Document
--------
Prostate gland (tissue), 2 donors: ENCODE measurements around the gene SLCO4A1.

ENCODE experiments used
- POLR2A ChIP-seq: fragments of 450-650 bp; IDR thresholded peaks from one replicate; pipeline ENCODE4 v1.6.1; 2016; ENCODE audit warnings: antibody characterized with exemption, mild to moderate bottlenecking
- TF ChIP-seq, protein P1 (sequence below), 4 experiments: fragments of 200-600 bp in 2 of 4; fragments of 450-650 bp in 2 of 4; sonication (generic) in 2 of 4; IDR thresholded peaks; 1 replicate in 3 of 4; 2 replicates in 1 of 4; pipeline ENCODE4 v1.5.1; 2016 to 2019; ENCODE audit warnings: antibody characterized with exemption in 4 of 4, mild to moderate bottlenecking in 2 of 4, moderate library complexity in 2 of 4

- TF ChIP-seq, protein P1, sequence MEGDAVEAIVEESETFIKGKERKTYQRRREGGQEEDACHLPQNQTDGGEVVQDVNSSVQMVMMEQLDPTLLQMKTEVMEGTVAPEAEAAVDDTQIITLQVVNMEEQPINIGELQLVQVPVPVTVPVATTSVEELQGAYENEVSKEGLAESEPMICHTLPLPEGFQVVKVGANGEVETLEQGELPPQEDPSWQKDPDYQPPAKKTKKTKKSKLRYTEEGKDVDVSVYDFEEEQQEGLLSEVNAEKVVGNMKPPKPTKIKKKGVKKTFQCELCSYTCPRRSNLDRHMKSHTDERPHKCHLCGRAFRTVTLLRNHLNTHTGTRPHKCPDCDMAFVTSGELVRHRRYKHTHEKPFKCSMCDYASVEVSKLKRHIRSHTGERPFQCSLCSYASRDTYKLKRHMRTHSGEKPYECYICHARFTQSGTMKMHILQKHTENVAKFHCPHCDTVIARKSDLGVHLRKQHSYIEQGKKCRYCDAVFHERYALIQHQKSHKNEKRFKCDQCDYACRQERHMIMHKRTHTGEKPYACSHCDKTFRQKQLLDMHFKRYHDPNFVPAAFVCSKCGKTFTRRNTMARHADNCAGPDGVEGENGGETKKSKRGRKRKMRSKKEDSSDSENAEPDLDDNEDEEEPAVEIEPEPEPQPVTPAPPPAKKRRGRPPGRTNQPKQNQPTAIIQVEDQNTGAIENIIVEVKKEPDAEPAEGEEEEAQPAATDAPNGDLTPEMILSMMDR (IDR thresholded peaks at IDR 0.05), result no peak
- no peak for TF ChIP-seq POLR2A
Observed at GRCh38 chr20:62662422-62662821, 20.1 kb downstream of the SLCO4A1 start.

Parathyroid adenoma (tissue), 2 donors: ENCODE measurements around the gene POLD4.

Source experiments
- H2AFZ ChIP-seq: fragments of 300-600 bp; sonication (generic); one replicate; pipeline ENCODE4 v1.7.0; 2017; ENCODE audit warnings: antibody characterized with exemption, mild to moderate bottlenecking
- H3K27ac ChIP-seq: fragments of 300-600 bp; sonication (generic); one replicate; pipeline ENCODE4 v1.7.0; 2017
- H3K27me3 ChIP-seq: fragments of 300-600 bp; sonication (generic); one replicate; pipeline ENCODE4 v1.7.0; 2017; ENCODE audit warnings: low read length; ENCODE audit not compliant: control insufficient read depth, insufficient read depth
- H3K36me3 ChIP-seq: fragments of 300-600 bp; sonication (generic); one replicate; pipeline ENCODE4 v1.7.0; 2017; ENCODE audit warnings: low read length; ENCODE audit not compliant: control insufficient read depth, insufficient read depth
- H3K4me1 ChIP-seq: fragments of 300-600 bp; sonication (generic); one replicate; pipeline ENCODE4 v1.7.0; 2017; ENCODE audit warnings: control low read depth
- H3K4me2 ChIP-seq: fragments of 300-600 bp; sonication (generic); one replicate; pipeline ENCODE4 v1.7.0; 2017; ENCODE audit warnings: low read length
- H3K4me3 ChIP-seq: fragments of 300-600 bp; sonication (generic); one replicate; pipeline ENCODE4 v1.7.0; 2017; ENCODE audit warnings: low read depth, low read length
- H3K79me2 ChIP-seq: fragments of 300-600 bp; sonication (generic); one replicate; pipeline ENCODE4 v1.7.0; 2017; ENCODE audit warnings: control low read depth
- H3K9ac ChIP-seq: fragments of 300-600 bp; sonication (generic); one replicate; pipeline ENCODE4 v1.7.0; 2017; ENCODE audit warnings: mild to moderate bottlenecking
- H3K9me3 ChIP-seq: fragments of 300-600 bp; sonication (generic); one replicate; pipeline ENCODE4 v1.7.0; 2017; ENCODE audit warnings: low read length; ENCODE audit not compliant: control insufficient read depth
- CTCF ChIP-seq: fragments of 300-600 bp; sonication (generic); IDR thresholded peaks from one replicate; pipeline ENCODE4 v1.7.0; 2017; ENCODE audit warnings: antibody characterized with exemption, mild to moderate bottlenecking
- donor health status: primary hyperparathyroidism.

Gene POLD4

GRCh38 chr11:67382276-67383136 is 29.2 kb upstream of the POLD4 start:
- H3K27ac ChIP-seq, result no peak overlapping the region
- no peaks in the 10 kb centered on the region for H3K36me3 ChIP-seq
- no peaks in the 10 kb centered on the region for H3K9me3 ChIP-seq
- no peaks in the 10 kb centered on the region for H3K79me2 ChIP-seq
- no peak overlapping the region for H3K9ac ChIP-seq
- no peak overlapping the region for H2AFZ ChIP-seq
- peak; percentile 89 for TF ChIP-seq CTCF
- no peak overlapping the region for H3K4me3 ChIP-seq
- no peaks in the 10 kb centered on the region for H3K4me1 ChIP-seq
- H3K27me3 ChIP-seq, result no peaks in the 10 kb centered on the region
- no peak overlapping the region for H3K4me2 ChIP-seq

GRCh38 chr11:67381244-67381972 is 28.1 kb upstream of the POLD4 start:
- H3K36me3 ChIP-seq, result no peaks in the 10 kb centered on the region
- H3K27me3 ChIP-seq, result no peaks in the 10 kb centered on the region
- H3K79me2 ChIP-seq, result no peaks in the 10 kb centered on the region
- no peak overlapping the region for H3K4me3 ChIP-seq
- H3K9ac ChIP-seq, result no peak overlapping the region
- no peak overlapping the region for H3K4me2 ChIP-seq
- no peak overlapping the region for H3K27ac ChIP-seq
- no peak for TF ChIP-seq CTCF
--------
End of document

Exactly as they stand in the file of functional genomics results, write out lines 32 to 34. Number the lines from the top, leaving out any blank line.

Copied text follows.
- no peaks in the 10 kb centered on the region for H3K4me1 ChIP-seq
- H3K27me3 ChIP-seq, result no peaks in the 10 kb centered on the region
- no peak overlapping the region for H3K4me2 ChIP-seq